Art requires inauthenticity just like wealth requires poverty.
The issue is that wealth and all associated power is of necessity a narrowly-focused exclusive, dissipative system that, like a tornado, maintains coherence and continuity through offsetting its own cost and entropy to an environment composed of poverty and disempowered, disenfranchised multitudes. Wealth foundationally depends upon the existence of a poverty that it creates. You are unlikely to encounter that fact in any political science or economics textbooks at University.
In regards to art, again, the notionally beautiful or valuable is only what it is in distinction to what is not – by some relatively arbitrary definition – considered valuable. It is quite probable that the accumulation of value as aesthetic merit both relies upon and inadvertently constructs the less valuable and more common objects we experience. Notice, also, that any object can be asserted as a “work of art” and this, if nothing else, indicates precisely the contingency and ultimately fictional essence of all narratives or systems of value.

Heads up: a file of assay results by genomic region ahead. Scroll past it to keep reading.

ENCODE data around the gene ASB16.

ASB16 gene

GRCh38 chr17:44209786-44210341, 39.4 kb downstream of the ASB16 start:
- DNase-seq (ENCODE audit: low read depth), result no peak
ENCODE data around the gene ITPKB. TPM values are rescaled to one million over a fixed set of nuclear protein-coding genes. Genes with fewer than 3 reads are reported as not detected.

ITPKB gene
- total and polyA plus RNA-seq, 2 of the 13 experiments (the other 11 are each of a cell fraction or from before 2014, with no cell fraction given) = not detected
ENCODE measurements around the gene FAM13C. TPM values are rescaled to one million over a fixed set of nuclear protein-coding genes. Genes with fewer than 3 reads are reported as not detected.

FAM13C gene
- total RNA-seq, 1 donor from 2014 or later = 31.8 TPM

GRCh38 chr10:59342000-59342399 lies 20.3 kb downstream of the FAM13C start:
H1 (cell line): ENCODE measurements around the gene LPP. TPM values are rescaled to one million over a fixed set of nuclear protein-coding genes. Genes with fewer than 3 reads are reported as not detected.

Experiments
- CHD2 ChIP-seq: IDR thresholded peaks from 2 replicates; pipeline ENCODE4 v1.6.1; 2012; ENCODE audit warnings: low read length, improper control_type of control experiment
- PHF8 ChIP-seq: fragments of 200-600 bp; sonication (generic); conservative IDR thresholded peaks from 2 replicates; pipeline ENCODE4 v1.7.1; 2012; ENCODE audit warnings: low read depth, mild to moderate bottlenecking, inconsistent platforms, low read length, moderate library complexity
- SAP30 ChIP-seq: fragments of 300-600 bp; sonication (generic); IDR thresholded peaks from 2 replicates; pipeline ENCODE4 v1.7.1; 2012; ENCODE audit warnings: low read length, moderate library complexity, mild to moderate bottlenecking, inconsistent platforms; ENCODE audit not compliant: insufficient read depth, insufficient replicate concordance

The irony here is that value asserts interest, significance and presence in direct and inverse measure to the extent to which it itself – and inversely so – depends upon the commonplace and uninteresting. This means that what is interesting about art is a function of the displaced interest that it has in the continuing devaluation of the commonplace, the uninteresting. This also means that the uninteresting is interesting to art as being that distributed fact and counterfactual upon which it depends.
To extend the symmetries (and logical consequences) here – the “value” of wealth is counter-intuitively stored in poverty, as a semiotic and as a causal property.